What basically is the procedure in Systems Biology?
The technologies and strategies that are being used for Systems Biology are still rapidly evolving. However, a general framework seems to be emerging that consists of the following steps. First, the system to be studied and its known constituent components are defined based on the available biological knowledge. Second, the known components of the system are systematically perturbed (e.g. deleted, mutated, inhibited, activated, etc.). Third, the response to these perturbations are detected using global technologies that collect diverse types of information (e.g. mRNA expression, protein expression, protein phosphorylation, metabolite profiles etc.). Fourth the data are integrated into a computer model that best represents the data, and fifth, the model is used to predict certain behaviors of the system that are then tested by repeating the steps described above.
The strategy therefore uses the iterative cycles of experiment and prediction that have been so successful in the exact sciences such as chemistry and physics. If successful, Systems Biology will therefore transform biology from a largely descriptive into an exact, quantitative science.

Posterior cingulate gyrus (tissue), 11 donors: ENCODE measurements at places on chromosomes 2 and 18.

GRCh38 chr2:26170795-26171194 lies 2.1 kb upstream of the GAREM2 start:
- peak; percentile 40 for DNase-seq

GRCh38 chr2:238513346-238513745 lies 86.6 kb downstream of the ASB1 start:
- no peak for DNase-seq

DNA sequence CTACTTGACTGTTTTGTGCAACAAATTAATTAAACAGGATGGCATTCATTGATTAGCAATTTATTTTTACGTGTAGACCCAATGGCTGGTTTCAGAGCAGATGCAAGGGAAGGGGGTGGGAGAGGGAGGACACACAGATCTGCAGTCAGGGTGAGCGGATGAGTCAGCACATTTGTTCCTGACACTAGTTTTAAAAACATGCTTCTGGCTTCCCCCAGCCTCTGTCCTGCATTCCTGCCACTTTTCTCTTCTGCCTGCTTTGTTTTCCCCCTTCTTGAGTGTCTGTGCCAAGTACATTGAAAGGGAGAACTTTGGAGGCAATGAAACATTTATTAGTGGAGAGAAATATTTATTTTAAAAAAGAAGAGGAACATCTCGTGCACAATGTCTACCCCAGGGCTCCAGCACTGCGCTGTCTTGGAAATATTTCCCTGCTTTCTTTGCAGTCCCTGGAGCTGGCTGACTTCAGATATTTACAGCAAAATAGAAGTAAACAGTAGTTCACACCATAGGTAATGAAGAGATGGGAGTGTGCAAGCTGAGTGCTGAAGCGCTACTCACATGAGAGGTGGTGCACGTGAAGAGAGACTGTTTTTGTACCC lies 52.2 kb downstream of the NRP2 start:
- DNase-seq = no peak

Does that mean that your specialised area is a meta-discipline within biology?
I would prefer to call it an interdisciplinary and integrative discipline because it calls for the co-ordinated effort of different fields of science, such as biology, chemistry, computer science, physics and statistics.
In how far is Systems Biology a child of the human genome project?
Systems Biology is a child of the human genome project in two major ways. First, the major product of the human genome project, the human genome sequence (and the genomic sequences of many other species) is a critical component in many of the high throughput technologies such as gene expression analysis, proteomics etc. that provide the data for Systems Biology.